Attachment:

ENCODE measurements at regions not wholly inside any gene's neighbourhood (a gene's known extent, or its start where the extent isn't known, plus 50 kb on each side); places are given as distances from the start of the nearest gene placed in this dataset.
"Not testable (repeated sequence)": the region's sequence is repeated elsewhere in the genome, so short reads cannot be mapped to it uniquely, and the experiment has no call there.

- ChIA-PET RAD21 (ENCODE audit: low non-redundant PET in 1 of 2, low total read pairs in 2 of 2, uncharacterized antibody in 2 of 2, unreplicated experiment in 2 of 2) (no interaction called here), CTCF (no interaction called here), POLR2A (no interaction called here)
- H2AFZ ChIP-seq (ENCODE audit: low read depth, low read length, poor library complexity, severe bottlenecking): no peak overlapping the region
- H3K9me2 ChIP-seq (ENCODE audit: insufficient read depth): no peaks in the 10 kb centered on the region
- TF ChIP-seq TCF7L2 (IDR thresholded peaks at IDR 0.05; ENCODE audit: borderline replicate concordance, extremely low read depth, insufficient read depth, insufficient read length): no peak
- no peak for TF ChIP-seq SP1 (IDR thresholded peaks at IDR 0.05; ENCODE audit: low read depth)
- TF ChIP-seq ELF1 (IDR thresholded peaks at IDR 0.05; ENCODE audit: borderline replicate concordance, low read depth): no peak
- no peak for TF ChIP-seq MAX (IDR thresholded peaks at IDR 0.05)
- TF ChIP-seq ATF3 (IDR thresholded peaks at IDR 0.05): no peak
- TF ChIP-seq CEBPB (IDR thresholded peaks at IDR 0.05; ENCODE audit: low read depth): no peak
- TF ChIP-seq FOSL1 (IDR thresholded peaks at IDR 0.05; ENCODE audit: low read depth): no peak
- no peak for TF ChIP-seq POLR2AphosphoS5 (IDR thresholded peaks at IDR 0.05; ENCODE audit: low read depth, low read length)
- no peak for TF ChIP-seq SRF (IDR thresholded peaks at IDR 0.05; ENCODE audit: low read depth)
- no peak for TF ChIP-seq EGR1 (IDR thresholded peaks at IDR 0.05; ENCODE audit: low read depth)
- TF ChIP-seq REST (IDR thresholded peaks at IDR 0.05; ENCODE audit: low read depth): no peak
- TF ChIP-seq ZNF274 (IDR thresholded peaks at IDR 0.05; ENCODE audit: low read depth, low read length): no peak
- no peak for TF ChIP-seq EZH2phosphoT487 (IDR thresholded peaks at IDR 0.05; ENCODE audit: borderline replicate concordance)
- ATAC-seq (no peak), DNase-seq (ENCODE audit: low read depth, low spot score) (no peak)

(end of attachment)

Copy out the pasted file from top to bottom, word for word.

ENCODE measurements at regions not wholly inside any gene's neighbourhood (a gene's known extent, or its start where the extent isn't known, plus 50 kb on each side); places are given as distances from the start of the nearest gene placed in this dataset.
"Not testable (repeated sequence)": the region's sequence is repeated elsewhere in the genome, so short reads cannot be mapped to it uniquely, and the experiment has no call there.

- ChIA-PET RAD21 (ENCODE audit: low non-redundant PET in 1 of 2, low total read pairs in 2 of 2, uncharacterized antibody in 2 of 2, unreplicated experiment in 2 of 2) (no interaction called here), CTCF (no interaction called here), POLR2A (no interaction called here)
- H2AFZ ChIP-seq (ENCODE audit: low read depth, low read length, poor library complexity, severe bottlenecking): no peak overlapping the region
- H3K9me2 ChIP-seq (ENCODE audit: insufficient read depth): no peaks in the 10 kb centered on the region
- TF ChIP-seq TCF7L2 (IDR thresholded peaks at IDR 0.05; ENCODE audit: borderline replicate concordance, extremely low read depth, insufficient read depth, insufficient read length): no peak
- no peak for TF ChIP-seq SP1 (IDR thresholded peaks at IDR 0.05; ENCODE audit: low read depth)
- TF ChIP-seq ELF1 (IDR thresholded peaks at IDR 0.05; ENCODE audit: borderline replicate concordance, low read depth): no peak
- no peak for TF ChIP-seq MAX (IDR thresholded peaks at IDR 0.05)
- TF ChIP-seq ATF3 (IDR thresholded peaks at IDR 0.05): no peak
- TF ChIP-seq CEBPB (IDR thresholded peaks at IDR 0.05; ENCODE audit: low read depth): no peak
- TF ChIP-seq FOSL1 (IDR thresholded peaks at IDR 0.05; ENCODE audit: low read depth): no peak
- no peak for TF ChIP-seq POLR2AphosphoS5 (IDR thresholded peaks at IDR 0.05; ENCODE audit: low read depth, low read length)
- no peak for TF ChIP-seq SRF (IDR thresholded peaks at IDR 0.05; ENCODE audit: low read depth)
- no peak for TF ChIP-seq EGR1 (IDR thresholded peaks at IDR 0.05; ENCODE audit: low read depth)
- TF ChIP-seq REST (IDR thresholded peaks at IDR 0.05; ENCODE audit: low read depth): no peak
- TF ChIP-seq ZNF274 (IDR thresholded peaks at IDR 0.05; ENCODE audit: low read depth, low read length): no peak
- no peak for TF ChIP-seq EZH2phosphoT487 (IDR thresholded peaks at IDR 0.05; ENCODE audit: borderline replicate concordance)
- ATAC-seq (no peak), DNase-seq (ENCODE audit: low read depth, low spot score) (no peak)